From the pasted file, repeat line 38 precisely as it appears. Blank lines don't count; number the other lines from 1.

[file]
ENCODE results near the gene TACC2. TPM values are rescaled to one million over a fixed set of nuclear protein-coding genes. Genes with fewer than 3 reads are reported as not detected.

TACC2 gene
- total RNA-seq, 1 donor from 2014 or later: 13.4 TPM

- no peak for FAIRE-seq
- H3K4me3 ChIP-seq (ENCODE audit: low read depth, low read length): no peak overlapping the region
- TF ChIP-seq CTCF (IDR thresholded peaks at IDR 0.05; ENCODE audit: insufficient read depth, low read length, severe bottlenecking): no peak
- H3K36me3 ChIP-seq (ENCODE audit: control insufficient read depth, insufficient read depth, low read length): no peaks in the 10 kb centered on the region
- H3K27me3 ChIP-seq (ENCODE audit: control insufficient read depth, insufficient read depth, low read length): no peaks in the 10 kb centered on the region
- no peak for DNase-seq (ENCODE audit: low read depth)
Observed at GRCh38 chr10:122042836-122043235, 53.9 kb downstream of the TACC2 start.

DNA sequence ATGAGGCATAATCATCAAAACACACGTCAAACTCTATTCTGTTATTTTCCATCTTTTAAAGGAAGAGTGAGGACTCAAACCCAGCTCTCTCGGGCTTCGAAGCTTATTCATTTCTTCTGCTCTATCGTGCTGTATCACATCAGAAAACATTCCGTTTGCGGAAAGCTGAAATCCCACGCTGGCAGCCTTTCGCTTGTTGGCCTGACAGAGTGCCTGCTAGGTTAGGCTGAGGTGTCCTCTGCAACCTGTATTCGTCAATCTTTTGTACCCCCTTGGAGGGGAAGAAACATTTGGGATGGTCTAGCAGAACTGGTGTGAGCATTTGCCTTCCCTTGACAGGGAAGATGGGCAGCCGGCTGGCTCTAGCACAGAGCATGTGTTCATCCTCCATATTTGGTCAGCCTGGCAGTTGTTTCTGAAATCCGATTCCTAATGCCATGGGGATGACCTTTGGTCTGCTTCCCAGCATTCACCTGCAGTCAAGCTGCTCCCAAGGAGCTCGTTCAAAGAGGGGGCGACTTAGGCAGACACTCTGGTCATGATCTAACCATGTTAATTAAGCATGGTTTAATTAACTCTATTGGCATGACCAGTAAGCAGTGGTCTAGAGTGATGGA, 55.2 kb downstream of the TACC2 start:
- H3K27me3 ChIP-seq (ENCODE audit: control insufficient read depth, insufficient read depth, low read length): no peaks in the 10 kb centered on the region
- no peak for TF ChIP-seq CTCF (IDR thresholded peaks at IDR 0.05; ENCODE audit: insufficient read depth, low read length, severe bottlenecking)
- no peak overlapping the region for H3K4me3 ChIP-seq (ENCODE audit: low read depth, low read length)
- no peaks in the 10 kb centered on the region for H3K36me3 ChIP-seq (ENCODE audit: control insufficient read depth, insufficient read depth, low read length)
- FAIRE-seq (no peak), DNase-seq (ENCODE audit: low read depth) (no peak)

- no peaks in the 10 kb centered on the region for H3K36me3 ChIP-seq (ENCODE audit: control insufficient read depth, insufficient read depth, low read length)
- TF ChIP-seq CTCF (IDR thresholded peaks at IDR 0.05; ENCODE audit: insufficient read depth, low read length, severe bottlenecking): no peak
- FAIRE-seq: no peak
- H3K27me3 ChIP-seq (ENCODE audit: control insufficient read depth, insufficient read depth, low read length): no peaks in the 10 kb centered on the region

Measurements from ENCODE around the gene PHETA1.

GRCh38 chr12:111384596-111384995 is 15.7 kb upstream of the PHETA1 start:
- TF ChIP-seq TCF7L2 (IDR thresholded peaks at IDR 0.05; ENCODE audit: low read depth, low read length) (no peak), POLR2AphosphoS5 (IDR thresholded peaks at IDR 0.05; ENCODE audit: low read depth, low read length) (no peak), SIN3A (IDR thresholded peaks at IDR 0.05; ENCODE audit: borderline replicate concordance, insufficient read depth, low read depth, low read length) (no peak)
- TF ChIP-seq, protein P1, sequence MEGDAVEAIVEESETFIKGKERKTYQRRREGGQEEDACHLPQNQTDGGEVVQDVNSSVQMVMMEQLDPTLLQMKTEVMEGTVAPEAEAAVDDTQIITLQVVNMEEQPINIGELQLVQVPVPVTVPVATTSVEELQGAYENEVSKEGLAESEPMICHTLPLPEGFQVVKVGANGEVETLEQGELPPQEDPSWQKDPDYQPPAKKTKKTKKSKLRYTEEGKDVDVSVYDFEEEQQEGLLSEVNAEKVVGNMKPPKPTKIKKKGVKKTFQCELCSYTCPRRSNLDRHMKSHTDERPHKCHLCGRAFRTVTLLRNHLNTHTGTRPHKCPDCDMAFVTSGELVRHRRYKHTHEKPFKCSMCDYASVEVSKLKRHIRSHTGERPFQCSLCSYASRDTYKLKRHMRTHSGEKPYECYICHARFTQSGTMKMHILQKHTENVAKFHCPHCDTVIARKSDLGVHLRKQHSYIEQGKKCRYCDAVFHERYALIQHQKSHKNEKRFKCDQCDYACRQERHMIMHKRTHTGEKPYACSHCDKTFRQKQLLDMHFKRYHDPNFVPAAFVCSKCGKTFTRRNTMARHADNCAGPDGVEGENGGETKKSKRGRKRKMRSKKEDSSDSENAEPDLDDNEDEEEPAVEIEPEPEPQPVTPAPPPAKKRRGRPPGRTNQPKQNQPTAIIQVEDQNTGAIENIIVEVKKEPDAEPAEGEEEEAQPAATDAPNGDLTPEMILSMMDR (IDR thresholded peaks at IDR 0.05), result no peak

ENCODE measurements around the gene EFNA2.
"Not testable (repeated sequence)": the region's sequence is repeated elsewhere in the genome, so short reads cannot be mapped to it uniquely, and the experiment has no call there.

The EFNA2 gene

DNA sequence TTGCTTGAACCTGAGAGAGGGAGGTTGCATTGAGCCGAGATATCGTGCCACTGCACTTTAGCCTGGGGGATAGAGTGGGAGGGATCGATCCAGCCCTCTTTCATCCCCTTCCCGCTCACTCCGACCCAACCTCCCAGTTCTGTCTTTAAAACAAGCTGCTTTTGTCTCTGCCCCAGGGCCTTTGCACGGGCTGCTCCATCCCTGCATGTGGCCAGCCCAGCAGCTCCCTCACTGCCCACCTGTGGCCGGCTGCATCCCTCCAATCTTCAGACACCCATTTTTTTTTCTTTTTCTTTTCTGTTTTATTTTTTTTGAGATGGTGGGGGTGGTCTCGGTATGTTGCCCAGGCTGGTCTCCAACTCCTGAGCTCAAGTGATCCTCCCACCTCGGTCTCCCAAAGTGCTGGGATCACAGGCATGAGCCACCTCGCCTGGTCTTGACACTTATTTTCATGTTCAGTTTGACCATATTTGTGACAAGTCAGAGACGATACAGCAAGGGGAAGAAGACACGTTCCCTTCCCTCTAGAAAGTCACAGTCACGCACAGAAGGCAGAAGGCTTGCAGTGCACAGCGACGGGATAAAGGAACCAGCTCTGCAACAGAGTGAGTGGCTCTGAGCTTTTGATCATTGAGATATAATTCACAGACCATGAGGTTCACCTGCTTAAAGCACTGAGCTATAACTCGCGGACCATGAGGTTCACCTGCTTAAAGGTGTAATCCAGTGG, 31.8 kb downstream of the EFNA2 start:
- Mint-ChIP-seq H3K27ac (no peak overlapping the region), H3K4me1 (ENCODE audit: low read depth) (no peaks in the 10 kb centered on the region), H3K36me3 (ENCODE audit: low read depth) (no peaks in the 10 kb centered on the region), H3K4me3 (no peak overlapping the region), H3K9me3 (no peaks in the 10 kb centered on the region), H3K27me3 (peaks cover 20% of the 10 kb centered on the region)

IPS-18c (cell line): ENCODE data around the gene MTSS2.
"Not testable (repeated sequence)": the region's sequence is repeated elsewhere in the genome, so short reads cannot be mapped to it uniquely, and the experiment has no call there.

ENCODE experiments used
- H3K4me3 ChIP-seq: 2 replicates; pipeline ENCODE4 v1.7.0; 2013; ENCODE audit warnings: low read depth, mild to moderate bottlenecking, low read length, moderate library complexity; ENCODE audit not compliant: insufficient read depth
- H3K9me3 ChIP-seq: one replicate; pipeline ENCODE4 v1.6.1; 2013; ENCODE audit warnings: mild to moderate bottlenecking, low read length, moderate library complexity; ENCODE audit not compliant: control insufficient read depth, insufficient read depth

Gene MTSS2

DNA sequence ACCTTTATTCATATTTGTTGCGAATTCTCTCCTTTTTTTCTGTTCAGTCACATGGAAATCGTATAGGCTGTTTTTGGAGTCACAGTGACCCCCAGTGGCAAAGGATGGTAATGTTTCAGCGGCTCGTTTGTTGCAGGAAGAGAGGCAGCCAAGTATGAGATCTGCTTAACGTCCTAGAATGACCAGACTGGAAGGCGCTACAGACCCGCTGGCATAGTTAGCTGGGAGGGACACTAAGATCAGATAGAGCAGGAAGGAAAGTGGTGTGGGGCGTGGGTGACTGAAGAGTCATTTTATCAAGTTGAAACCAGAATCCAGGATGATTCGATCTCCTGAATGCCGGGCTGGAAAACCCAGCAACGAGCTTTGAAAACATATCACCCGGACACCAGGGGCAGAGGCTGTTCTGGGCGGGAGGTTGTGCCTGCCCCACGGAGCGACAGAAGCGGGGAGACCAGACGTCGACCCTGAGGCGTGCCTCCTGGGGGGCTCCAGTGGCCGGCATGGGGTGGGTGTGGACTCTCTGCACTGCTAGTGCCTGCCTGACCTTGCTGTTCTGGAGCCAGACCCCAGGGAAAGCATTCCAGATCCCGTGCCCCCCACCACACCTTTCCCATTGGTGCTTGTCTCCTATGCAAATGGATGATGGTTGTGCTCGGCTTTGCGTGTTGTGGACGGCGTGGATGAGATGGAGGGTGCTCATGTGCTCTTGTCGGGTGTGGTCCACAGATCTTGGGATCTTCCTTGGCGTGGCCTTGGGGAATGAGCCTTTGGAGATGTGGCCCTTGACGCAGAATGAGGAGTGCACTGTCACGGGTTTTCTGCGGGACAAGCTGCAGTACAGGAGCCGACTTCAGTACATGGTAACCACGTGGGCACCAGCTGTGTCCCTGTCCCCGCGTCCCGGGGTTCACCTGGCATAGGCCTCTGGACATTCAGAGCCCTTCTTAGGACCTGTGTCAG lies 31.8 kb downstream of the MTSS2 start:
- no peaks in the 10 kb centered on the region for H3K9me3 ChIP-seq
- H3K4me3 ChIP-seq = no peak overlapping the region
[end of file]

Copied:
- H3K4me3 ChIP-seq = no peak overlapping the region